When church & art collide

When church & art collide

By Meryl Fulinara

October 12, 2008

In an unassuming building, nestled between condos and commercial space, sits a foundation unshaken, even from the wrath of the Great Chicago Fire, but not by the gentrification of Chicago's University Vi...

Music, not ‘rock’-it science

By Meryl Fulinara

September 21, 2008

Chicago-based Overman is trying to innovate the university science scene with their music, while also achieving musical success as science advocates with a scientific method of sorts."Evolution Rocks," a song written by Overman's bassist, Aaron Kelly, for a biology class at Columbia, is the basis for how Overman plans to climb the evolutionary music ladder."Here I am the night before the presentation and I'm putting toget...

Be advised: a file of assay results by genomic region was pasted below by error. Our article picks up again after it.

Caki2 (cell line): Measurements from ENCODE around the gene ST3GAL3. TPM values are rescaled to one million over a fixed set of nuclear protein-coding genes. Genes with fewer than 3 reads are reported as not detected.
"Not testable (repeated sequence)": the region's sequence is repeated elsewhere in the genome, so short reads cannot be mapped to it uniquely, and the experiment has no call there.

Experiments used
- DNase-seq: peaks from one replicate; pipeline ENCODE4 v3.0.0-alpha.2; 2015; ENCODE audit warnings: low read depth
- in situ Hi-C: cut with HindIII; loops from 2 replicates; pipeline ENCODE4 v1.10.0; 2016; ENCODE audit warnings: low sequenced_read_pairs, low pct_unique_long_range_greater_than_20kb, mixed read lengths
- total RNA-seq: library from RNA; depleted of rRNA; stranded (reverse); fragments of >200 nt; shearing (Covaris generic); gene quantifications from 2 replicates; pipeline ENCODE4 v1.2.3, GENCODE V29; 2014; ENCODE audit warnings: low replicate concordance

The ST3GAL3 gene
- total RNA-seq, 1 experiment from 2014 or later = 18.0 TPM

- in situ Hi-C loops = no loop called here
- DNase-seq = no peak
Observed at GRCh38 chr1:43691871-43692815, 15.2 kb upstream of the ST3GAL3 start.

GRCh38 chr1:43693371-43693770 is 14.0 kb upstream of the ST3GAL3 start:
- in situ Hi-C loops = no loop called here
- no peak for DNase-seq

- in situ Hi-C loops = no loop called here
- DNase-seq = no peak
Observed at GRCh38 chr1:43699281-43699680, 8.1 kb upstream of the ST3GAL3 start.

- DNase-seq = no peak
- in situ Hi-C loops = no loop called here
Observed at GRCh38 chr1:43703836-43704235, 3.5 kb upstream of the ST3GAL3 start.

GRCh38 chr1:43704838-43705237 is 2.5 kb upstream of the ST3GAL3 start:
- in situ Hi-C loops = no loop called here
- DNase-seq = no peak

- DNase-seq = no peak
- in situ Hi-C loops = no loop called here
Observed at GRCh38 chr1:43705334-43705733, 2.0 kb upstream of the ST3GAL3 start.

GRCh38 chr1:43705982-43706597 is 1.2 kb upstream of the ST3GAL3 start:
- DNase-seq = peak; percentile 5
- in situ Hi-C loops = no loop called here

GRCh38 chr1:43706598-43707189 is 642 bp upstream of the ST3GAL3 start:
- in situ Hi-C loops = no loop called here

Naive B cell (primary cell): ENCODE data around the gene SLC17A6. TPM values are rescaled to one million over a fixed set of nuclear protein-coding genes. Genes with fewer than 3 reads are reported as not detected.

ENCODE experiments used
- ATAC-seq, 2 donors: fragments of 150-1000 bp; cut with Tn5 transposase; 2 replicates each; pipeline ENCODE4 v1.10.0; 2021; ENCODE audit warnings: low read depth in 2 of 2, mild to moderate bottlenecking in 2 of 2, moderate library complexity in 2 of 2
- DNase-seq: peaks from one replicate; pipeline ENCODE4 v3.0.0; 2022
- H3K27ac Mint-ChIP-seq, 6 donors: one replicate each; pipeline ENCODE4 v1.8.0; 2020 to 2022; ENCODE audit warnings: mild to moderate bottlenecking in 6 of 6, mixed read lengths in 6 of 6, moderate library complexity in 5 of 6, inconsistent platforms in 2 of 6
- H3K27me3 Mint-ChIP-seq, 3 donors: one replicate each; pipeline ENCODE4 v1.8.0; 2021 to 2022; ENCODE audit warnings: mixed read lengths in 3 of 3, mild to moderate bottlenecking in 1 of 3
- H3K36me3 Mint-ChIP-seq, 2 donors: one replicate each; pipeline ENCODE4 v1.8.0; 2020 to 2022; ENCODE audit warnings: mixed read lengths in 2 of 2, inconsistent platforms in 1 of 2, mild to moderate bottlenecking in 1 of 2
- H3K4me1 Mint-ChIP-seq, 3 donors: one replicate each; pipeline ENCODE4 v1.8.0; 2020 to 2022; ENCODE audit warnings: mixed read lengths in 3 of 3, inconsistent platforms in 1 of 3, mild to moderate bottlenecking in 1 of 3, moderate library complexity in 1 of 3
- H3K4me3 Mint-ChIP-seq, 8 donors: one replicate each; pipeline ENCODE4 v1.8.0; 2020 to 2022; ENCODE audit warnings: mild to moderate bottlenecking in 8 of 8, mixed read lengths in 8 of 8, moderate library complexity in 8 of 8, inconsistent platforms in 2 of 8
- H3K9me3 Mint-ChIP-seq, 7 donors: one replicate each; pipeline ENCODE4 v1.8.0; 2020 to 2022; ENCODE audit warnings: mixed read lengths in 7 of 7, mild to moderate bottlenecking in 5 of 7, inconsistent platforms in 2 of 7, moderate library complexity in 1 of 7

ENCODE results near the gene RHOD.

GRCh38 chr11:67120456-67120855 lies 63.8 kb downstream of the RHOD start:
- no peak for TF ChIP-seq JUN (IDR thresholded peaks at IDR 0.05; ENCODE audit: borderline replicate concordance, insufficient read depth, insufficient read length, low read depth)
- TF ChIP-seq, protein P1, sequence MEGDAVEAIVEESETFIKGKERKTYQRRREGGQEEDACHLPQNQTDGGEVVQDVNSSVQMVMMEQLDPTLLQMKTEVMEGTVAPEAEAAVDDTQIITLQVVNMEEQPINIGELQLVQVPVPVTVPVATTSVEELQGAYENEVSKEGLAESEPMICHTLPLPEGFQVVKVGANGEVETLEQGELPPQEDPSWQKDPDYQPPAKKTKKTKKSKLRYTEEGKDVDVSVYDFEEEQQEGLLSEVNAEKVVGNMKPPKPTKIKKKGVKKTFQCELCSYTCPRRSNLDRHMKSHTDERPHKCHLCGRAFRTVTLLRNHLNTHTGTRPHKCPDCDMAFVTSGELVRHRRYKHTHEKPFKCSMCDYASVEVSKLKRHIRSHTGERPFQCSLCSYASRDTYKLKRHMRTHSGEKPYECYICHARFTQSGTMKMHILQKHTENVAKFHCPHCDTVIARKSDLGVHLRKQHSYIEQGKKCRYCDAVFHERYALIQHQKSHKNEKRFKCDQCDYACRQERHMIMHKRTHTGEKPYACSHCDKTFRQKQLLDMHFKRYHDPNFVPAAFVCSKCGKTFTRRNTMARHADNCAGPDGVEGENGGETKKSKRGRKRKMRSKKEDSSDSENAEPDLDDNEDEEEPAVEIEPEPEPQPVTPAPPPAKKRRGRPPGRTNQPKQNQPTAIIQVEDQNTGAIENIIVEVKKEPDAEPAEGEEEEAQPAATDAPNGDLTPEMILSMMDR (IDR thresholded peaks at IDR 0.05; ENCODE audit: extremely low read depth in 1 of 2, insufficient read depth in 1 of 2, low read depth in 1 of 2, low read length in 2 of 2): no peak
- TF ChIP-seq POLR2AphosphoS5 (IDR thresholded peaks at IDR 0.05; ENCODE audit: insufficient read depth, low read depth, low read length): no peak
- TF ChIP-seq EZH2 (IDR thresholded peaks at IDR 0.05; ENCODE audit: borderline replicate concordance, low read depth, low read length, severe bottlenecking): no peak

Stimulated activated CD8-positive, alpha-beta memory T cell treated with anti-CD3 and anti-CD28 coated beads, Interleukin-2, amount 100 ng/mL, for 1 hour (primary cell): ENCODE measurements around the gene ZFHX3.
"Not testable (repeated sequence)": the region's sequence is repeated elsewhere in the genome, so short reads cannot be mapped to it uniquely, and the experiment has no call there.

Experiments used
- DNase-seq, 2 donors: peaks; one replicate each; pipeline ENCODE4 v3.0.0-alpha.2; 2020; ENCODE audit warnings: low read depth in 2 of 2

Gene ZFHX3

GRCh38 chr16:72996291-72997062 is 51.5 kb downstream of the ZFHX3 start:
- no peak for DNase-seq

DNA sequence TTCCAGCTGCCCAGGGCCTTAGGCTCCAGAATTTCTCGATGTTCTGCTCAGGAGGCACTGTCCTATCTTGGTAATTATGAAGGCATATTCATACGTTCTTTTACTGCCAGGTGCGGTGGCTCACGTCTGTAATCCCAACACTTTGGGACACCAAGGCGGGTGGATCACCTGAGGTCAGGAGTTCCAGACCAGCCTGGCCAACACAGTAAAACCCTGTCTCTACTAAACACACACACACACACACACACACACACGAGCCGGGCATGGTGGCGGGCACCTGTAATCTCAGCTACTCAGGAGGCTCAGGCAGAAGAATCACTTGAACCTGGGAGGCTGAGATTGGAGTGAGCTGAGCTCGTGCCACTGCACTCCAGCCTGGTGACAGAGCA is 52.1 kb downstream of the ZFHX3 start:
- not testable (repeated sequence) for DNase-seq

Chicago becomes worldly

By Kaylee King

September 21, 2008

Musicians, artists and craftmakers from around the world will gather in Chicago this week for the 10th annual World Music Festival.The festival runs through Sept. 25 and is hosted by more than 20 venues throughout the city. Big name bands like Calexico will play, as well as many acts that U.S. music charts fail to highlight. Festival creators hope people from Chicago's ethnic neighborhoods will come out and enjoy the music of th...